Model trains are not produced in dies that can last for a million castings. You're lucky if they last 5000. (Anyone still have any Athearn BB cars? Most of those dies were produced in the 1950's and 1960's. They were just now in the past few years discontinued. Some are now part of their R-T-R line.) These new dies start deteriorating with the first cast. Which means that you'll have products with problems in a higher percentage than what would be considered normal. So you either learn to correct these "problems", or wait, sometimes months, for a loco to be "repaired". I go with learning to correct these problems yourself. Its cheaper and faster.
 
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Ericsauto

Active Member
Everybody talks about adding "lead" strips to weight down things such as the pilots. Where do you find them , at least thin lead strips? I can get all the tape weights that I want but where do you guys find these heavy , thin strips at?
 

diburning

AlcoHaulic
Get them at Home Depot or Lowes. They're sold as sheets of lead flashing for waterproofing window frames.

They come in thin sheets and you can cut them to size and stack them up.
 
After reading about all of this im scared to send in my SD70-M2, in fear i might not get it back lol. I am getting a little annoyed because i havent heard from them in 5 months just to see if i can send it in. I emailed them in december because my DCC engine doesnt do a normal start up. They never responded, so whatever, I let it go because we were occupied with other things. I decided to email them again about a month ago to see what I could do with the engine or see if i could get it repaired, and nope, no response. The hobbystores I have talked to that deal with them say they are normally good at responding to emails but....5 months? i think ill just deal with the odd engine instead of fearing i wont get it back for 6 months. (That is if they ever email me back....)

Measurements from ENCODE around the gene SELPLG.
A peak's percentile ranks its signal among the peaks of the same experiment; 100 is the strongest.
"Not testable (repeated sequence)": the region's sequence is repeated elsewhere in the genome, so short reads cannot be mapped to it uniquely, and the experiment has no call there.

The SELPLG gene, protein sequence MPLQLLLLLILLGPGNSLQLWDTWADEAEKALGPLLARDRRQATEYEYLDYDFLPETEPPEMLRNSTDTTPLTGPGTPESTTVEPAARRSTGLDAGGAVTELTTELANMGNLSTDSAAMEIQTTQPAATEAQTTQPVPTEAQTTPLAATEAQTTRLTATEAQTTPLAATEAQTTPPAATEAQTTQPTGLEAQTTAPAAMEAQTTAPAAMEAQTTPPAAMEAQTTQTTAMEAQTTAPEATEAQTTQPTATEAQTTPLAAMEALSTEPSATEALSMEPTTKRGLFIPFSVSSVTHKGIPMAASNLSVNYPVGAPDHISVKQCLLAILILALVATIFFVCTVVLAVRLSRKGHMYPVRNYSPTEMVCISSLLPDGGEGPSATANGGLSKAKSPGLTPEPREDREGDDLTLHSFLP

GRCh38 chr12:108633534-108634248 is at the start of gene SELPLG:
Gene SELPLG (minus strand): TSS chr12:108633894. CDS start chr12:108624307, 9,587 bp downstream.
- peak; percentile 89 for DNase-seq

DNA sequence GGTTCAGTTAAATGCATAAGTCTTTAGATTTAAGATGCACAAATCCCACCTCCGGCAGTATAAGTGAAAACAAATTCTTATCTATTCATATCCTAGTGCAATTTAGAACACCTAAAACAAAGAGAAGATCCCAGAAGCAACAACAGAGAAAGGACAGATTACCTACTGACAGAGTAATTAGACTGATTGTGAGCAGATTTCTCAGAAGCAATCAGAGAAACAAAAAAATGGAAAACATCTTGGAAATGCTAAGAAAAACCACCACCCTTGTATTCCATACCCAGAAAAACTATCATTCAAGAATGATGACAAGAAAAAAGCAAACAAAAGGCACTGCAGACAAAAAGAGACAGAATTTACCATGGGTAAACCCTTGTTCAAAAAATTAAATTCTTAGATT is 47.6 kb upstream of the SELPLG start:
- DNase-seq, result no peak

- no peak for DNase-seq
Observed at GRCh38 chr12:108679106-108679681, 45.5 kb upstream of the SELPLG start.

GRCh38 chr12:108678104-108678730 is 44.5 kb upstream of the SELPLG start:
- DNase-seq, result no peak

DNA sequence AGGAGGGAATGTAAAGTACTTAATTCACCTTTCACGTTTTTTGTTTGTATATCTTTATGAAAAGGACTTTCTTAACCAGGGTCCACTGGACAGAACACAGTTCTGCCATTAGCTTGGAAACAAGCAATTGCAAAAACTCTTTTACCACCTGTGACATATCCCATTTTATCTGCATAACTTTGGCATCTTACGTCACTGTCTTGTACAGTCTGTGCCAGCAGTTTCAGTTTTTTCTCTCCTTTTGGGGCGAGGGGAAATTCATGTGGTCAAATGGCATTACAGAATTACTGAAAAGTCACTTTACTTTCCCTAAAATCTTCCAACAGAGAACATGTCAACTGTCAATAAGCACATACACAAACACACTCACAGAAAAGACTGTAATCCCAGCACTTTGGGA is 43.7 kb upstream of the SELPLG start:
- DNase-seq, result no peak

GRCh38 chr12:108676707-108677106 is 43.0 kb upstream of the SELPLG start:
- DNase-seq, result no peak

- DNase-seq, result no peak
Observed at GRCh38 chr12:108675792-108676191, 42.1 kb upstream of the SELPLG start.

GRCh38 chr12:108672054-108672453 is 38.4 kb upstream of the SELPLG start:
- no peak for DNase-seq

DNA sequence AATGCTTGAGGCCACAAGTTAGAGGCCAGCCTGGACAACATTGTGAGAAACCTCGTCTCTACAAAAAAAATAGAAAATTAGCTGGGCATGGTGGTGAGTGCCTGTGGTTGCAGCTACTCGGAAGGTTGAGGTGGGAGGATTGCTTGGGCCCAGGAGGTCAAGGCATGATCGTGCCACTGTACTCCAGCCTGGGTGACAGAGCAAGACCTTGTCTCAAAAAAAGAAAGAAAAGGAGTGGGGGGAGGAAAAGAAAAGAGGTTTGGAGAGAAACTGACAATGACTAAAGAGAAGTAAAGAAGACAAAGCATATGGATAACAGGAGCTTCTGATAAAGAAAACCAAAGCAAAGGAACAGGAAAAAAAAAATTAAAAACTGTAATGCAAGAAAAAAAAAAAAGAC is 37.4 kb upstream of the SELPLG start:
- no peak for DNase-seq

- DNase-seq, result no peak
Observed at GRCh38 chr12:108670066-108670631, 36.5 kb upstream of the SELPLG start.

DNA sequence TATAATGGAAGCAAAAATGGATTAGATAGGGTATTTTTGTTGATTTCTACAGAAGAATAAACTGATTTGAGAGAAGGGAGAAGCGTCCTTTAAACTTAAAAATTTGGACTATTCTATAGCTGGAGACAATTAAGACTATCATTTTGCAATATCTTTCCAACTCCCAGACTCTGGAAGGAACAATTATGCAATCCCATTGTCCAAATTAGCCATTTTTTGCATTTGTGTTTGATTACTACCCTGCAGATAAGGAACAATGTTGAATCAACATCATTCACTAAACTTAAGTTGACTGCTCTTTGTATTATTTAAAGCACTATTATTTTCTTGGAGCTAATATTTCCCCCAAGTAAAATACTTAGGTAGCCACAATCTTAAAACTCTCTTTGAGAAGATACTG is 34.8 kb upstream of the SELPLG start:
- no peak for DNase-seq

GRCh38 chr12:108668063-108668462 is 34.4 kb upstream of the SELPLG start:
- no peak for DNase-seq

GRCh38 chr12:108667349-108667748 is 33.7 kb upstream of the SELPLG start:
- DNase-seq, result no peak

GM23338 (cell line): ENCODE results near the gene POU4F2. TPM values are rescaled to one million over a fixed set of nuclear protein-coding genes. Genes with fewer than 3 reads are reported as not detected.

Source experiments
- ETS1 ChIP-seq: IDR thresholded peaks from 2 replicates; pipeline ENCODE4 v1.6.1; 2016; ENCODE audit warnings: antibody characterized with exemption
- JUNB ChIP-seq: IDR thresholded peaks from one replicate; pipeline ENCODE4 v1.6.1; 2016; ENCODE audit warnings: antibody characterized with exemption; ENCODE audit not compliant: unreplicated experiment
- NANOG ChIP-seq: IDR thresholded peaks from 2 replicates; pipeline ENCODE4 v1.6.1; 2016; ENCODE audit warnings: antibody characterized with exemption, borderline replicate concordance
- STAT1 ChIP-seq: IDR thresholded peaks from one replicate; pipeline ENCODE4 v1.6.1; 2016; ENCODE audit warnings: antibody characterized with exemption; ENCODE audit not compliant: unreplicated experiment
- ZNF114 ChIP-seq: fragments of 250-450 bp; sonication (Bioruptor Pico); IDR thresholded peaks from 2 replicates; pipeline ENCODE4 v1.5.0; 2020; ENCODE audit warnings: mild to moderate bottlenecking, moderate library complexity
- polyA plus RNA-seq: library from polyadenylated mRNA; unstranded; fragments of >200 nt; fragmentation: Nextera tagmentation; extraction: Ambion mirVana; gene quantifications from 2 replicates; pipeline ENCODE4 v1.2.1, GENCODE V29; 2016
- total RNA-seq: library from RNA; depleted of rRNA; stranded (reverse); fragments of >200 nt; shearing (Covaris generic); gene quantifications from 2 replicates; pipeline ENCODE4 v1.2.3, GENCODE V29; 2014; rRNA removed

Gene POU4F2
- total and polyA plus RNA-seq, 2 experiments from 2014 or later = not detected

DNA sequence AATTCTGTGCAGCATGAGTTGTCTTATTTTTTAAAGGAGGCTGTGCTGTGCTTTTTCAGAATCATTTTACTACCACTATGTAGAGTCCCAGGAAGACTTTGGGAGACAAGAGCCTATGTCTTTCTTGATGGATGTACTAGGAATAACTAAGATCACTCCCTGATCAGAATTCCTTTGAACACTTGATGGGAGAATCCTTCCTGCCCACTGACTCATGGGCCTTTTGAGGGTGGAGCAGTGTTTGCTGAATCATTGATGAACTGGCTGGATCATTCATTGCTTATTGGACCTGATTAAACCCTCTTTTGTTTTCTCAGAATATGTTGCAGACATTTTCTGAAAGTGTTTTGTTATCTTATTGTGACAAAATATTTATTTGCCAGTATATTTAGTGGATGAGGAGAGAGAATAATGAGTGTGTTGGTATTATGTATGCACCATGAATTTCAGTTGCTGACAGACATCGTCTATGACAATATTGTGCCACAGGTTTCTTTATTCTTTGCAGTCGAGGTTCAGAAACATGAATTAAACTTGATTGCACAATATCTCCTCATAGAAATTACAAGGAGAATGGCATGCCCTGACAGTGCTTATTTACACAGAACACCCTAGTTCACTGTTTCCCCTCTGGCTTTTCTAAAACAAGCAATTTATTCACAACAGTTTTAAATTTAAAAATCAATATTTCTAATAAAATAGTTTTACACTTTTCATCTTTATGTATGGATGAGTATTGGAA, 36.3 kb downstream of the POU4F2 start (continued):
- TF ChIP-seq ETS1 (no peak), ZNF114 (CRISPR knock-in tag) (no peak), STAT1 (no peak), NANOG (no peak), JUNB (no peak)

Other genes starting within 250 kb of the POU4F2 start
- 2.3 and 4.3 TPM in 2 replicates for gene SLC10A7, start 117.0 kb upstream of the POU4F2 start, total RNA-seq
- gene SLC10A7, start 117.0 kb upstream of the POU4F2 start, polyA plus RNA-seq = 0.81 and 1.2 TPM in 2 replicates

diburning

AlcoHaulic
First of all, I agree, call them over the phone. With email, anyone can claim that they haven't received it. Over the phone, they're less likely to tell you off or hang up on you, or ignore you since they're talking to a person, and not typing through a computer.

Second, if it needs to be fixed, find the solution FAST. Once it's out of warranty (one year), MTH won't do diddly squat for you. A member at the club I belong to had that problem. The ProtoSound board blew out, and it was out of warranty so MTH told him tough luck. He took it to an MTH authorized repair center to get the ProtoSound board replaced. They charged him $180 for repairs. He said that if he knew that it would cost so much, he'd get a new one for $30 more and rewire the old one for no sound!

If MTH is ignoring you, then it's possible that it's a widespread problem and they're trying to make it go away by making people wait until the warranty expires.
 
Ok I will have to call them, but If i remember right i couldnt find an actual number (maybe I just didnt look hard enough) But the problem has been around since I bought it (brand new in december 2010) I thought the problem might be that the train sounds for engine and stuff was turned off, and I didnt have a controller with enough functions to access it (I had an old bachmann dcc controler, just to 10 functions) After a while we got a new digitrax system but the problem was still there. I took it to my local hobbyshop and he said it was a programming problem he couldnt fix. Its not that big of a deal, its just annoying i have to do listen carefully when i hit f3 to make sure its on, then do f22 to reset it, then f3 to turn it back on everytime I take it off the track or unplug my system in order to get the engine sounds back on.
 

diburning

AlcoHaulic
Ah, the club's president had that problem with one of his SD70ACes. That problem primarily affected the CSX SD70ACes. It's a software glitch. MTH is offering a free software upgrade to fix it. You can either send it back to MTH, or you can find an MTH authorized repair center and they can do it for you, free of charge.